Eyewitness Testimony

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How reliable is eyewitness testimony? In what ways should the criminal justice system take more notice of the problems that have been identified?

This essay will explore the argument of how reliable eyewitness testimony is and will also consider the ways the criminal justice system should take more notice of problems already identified. Eyewitness testimony is when a witness comes forward within the courtroom to give their account of what occurred in relation to the trial which is based upon human perception and memory (Geoffrey M Stephenson, 1992 Psychology of Criminal Justice, p161.) “The reliability of eye witness testimony is a vastly complex subject” (Bruce Schneir 2012). When eyewitness testimony is obtained immediately after an event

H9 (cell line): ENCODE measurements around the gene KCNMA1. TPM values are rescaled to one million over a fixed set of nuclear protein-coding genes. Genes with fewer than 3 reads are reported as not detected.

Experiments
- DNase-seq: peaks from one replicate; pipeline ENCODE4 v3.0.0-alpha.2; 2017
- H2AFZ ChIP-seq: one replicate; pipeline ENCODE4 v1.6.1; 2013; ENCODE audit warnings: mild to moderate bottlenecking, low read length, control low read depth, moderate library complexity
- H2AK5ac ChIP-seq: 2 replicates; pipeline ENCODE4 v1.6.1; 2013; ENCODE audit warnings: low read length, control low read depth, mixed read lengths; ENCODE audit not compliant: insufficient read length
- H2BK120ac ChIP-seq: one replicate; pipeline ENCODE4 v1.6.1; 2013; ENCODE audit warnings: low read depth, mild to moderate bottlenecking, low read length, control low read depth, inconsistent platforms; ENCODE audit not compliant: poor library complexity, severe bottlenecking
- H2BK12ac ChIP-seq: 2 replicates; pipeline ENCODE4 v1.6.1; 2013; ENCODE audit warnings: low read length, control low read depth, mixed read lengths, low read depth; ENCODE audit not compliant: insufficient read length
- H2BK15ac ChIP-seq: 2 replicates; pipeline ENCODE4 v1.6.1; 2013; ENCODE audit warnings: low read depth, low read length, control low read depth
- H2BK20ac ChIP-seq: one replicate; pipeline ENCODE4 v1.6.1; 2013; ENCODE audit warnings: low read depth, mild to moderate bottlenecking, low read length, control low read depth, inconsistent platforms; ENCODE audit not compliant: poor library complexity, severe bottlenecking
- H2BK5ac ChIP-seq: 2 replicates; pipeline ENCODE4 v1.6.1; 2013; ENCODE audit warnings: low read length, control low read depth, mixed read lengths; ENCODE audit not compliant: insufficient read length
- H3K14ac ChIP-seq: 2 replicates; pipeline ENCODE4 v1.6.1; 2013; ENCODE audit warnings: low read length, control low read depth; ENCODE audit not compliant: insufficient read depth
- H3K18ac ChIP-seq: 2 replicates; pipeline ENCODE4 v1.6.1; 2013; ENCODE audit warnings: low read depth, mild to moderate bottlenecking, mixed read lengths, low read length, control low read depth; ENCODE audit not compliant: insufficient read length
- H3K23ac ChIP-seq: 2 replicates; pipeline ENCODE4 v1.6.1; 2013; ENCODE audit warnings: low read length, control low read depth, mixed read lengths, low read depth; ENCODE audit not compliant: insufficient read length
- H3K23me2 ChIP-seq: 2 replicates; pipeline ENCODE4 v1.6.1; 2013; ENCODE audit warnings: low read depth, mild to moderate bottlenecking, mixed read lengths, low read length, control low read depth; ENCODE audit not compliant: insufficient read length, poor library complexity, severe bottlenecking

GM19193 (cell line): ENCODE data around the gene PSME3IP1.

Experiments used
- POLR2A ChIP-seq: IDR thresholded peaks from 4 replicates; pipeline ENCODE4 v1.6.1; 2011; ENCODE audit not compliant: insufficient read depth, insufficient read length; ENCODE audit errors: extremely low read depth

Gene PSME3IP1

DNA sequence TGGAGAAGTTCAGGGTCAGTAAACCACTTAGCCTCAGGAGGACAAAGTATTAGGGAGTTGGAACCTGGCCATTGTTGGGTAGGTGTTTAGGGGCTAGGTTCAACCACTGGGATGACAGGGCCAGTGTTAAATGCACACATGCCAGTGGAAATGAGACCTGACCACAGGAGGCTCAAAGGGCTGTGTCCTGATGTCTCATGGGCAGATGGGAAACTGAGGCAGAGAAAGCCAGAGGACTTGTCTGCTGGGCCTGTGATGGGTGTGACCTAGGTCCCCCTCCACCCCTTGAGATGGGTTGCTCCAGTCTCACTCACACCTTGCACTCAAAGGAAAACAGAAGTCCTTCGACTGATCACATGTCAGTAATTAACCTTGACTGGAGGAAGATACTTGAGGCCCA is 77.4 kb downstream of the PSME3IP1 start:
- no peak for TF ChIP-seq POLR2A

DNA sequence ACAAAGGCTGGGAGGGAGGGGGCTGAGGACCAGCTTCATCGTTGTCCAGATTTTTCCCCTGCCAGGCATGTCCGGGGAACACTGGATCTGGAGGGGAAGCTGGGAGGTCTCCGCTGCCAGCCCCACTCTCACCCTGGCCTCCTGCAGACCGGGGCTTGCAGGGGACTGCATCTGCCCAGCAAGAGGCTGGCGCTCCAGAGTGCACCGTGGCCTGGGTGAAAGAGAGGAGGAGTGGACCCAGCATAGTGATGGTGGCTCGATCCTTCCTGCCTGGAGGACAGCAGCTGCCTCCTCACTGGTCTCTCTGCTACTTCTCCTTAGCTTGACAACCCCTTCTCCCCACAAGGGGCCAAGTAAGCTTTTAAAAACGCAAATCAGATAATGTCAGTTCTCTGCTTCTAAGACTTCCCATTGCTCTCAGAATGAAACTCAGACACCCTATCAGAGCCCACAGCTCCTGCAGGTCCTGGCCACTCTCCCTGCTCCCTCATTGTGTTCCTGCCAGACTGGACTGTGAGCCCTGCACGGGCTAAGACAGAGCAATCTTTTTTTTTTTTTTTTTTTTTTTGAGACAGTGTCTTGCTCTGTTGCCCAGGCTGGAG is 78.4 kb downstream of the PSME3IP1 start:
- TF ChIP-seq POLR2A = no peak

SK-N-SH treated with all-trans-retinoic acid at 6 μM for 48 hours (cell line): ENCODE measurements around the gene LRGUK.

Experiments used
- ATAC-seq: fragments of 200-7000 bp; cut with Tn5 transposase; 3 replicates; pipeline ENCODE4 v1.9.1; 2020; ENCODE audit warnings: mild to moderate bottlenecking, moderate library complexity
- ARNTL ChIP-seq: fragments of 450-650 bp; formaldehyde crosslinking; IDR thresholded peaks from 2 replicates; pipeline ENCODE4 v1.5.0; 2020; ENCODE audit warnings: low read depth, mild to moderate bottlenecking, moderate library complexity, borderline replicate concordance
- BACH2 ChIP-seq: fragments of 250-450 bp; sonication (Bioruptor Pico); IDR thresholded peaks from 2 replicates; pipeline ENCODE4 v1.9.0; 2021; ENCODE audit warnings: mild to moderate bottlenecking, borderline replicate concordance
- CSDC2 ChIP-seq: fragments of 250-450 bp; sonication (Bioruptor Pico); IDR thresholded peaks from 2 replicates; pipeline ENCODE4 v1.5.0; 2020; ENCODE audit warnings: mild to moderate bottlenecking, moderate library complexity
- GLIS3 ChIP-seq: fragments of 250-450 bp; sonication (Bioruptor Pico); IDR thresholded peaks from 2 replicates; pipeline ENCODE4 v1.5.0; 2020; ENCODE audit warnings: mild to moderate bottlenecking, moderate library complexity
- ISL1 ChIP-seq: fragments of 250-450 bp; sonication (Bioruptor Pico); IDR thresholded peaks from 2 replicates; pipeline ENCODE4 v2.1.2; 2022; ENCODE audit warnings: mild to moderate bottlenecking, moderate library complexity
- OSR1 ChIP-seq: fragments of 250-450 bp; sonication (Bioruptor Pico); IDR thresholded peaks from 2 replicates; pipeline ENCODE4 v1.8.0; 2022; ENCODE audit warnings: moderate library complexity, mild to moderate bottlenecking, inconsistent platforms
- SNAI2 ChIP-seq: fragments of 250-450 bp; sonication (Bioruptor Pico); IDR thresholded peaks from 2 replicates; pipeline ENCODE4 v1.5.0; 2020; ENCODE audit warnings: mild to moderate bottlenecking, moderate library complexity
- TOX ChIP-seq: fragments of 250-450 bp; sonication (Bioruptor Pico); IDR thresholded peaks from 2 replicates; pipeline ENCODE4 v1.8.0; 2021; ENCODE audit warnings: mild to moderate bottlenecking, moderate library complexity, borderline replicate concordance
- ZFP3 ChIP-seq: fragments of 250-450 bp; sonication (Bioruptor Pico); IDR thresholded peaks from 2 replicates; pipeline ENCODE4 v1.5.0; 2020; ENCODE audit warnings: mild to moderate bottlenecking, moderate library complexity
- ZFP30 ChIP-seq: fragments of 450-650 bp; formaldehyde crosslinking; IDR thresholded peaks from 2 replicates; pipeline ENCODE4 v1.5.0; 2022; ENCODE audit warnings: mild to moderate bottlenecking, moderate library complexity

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Mistakes in perception can become facts, and peoples can memory fade. According to Barbara Tversky 1999 a professor of psychology at Stanford university, “all other things equal, earlier recounting are more likely to be accurate than later ones. The longer the delay, the more likely that subsequent information will get confused with the target memory”. Memories are susceptible to manipulation, alteration and bias (Azar, 2011). Witnesses can distort their own memories without the help of examiners, police officers or lawyers, every act of telling and retelling is tailored to a particular listener. The act of telling a story adds another layer or distortion. (George fisher and Barbara Tversky 1999, p27).Confidence from the witness can be misleading which is supported by Wells and Murray (1984) stating “eyewitness confidence is not useful as a prediction of eyewitness accuracy in actual criminal cases” (Geoffrey M Stephenson, 1993, p161.) The findings a this study into reliability of eyewitness shows that 40 wrongful conviction cases in the USA 36 of them (90%) involved faulty eyewitness identification evidence (Ronald P. Fisher,

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